However, close study of the broader subject matter quickly revealed that art historians had not, as yet, examined extensively the material from their perspective, nor had there been any attempt to understand potential influences on contemporary art. Toward that end Landscape of Slavery: The Plantation in American Art aims to expand on previous scholarship and explore the aesthetic motives and social uses of works of art from the eighteenth century through the present that feature plantations.

As a result of this investigation, a few generalities may be observed: firstly and not surprisingly, that early plantation imagery is an outgrowth of the British estate view that celebrated patrons’ accumulated wealth using the artistic tenants set forth by the landscape tradition; secondly, that after the Civil War toiling ex-slaves were incorporated into images of plantations in an effort to memorialize a way of life that was perceived by northern and southern patrons as slipping away; and thirdly, that certain features in 18th and 19th century plantation imagery such as stooping African-Americans, specific crops (cotton, tobacco, or rice) or dilapidated shacks are used by later artists to evoke the plantation.



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February 14th, 2008

What does “plantation” mean today?

Maurie McInnis
director of American Studies and
associate professor of Art History, University of Virginia

View of Mulberry, House and Street by Thomas Coram
  Thomas Coram, 1756–1811
View of Mulberry, House and Street,
ca. 1800
Oil on paper, 4 1/19 x 6 1/16 inches
Gibbes Museum of Art
  See larger image >

Landscape of Slavery: The Plantation in American Art brings together an astonishing array of images spanning more than two hundred years. Despite great stylistic divergence, the thematic consistency results in an extended conversation about the meaning of the plantation across chronological and cultural divides. In the exhibition, we wanted both to interrogate the historical genesis of the image of the plantation as well as explore its continuing resonance. Our strategy for this was to seek a variety of perspectives on what “plantation” has meant at different times and to different artists. In many minds the historical plantation is synonymous with slavery. Yet, we did not want to do an exhibition about slavery broadly defined, but rather one more narrowly dealing with the plantation as a real place, an imagined place, and a remembered place.

As an art historian whose research is centered on the eighteenth- and nineteenth-century South, I have long thought about these works in terms of what they reveal about earlier attitudes about race, slavery, and politics. Now that the exhibition is up and the works are together for the first time, I am struck by the conversation that is going on between the artists of the recent past and the artists of the nineteenth century. Deeply conversant with both the history and the images of the past, the contemporary artists in the exhibition confront the visual past to explore the legacy of plantation slavery.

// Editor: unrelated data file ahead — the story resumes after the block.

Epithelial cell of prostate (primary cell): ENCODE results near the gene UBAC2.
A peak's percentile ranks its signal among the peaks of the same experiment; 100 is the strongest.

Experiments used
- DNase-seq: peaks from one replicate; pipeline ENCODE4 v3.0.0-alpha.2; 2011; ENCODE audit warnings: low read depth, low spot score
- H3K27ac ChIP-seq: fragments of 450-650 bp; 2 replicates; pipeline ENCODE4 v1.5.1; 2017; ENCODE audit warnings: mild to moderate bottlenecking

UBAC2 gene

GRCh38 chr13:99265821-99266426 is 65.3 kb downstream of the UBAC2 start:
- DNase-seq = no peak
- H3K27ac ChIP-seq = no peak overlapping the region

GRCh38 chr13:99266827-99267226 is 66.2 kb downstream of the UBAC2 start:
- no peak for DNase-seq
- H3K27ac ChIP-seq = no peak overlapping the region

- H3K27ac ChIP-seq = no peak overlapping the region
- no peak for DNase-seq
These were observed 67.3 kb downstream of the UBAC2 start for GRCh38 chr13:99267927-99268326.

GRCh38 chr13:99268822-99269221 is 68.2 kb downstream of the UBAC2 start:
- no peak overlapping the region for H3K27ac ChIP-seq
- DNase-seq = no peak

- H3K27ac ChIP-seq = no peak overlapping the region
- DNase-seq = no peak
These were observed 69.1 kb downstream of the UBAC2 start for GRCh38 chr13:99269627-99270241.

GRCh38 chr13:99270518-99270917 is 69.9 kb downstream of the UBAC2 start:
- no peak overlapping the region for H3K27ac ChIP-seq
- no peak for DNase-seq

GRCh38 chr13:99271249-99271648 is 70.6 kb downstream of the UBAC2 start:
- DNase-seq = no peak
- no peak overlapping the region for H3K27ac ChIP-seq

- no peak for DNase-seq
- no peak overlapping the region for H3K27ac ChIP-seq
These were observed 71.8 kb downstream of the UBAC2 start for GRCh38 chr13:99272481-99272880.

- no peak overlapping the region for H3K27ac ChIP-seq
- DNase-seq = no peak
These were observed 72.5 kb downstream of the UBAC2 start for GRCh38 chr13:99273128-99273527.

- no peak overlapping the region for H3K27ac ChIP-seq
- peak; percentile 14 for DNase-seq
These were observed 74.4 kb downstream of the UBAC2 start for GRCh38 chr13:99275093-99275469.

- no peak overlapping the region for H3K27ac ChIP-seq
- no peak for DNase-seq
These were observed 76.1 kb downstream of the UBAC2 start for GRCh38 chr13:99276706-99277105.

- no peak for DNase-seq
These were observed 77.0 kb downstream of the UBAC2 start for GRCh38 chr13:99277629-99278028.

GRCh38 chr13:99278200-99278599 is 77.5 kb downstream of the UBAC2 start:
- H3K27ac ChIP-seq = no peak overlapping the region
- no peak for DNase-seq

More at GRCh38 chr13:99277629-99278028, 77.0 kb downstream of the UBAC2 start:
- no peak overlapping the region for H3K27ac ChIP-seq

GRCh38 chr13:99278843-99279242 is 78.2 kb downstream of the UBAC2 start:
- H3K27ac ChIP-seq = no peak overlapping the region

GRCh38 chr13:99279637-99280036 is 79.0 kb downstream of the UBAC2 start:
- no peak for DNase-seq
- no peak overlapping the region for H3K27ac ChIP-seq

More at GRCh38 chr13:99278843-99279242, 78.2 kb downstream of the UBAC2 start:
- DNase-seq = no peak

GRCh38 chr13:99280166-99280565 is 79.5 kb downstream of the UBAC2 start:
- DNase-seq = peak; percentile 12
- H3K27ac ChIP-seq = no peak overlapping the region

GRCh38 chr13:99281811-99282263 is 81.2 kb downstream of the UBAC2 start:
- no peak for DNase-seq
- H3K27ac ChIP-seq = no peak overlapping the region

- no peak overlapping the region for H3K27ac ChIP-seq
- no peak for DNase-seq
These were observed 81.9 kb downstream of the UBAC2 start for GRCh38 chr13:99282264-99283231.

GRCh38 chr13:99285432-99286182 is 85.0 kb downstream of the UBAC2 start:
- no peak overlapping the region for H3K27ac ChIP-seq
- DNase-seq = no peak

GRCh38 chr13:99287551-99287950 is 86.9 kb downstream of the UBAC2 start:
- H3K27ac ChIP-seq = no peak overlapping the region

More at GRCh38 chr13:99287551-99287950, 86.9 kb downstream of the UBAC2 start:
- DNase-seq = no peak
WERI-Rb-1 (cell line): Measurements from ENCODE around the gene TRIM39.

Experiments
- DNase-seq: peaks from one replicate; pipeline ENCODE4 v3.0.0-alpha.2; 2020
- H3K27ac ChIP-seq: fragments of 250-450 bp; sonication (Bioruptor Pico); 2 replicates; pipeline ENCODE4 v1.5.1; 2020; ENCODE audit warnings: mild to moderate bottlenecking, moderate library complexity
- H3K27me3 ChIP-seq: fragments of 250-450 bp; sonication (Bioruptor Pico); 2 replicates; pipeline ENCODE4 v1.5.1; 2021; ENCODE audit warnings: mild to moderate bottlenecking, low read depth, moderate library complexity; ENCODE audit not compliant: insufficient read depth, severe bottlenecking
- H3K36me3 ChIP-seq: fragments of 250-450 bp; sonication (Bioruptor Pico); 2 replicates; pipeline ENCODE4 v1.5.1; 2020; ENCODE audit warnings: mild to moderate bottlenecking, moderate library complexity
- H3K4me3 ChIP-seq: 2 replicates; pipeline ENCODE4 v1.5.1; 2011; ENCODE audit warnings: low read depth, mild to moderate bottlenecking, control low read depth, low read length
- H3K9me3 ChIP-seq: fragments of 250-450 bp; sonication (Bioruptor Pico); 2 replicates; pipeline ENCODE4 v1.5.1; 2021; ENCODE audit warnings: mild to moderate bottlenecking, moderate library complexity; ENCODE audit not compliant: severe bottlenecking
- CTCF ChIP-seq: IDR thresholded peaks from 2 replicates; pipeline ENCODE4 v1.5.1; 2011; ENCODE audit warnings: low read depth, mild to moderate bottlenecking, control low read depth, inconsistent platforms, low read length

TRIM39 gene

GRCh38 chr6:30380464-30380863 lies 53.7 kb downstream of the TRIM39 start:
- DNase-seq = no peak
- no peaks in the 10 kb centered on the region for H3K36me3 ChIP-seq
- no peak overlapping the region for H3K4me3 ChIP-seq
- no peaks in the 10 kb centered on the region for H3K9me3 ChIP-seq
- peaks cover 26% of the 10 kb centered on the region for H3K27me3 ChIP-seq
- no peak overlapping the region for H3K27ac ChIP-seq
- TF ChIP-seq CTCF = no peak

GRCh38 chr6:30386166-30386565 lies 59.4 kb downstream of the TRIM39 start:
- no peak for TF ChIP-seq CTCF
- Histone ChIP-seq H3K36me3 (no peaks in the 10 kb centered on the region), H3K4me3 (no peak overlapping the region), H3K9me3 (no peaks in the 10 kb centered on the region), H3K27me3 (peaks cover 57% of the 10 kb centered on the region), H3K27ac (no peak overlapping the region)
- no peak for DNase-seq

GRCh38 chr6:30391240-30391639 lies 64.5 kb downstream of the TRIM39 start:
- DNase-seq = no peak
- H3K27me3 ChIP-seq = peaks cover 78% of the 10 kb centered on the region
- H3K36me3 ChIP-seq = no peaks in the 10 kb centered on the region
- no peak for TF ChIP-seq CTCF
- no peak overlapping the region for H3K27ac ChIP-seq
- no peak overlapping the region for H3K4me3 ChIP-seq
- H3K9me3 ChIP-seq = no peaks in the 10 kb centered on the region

The exhibition explores the plantation as a historical place. It is a term, however, that is still very much alive in contemporary rhetoric, often with conflicting meanings. For example, “plantation” is used to describe an imbalance of power, like when Hillary Clinton described Congress as a plantation. Simultaneously, there is another definition at play, one that implies exclusivity. Countless real estate developments rely on “plantation” in the title to suggest some sort of grace and refinement. For your new plantation home you can buy plantation furniture and shade yourself from the sun with plantation shutters. I am struck by these divergent perspectives, both in the art and in the language, and I invite others to share their thoughts on the different perspectives of what “plantation” means.



Posted in: Cultural Landscape, Curators' Comments, Plantation, Race Relations
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February 14th, 2008

About the Catalogue

The Ruins of Windsor by Eudora Welty

Landscape of Slavery: The Plantation in American Art
Edited by Angela D. Mack and Stephen G. Hoffius
University of South Carolina Press, Published in Cooperation with the Gibbes Museum of Art/ Carolina Art Association, 2008

Accompanying the exhibition Landscape of Slavery: The Plantation in American Art, is this publication of the same name. This book offers insight into historical and contemporary considerations in art and social history regarding the plantation. The book features seventy-seven color plates and sixteen black and white illustrations which augment seven essays. Book contributors are Alexis L. Boylan, Michael D. Harris, Leslie King-Hammond, Angela D. Mack, Maurie D. McInnis, Roberta Sokolitz and John Michael Vlach. The book will be available at the exhibition locations.



Posted in: Architecture, Art, Artists, Cultural Landscape, Curators' Comments, Plantation, Race Relations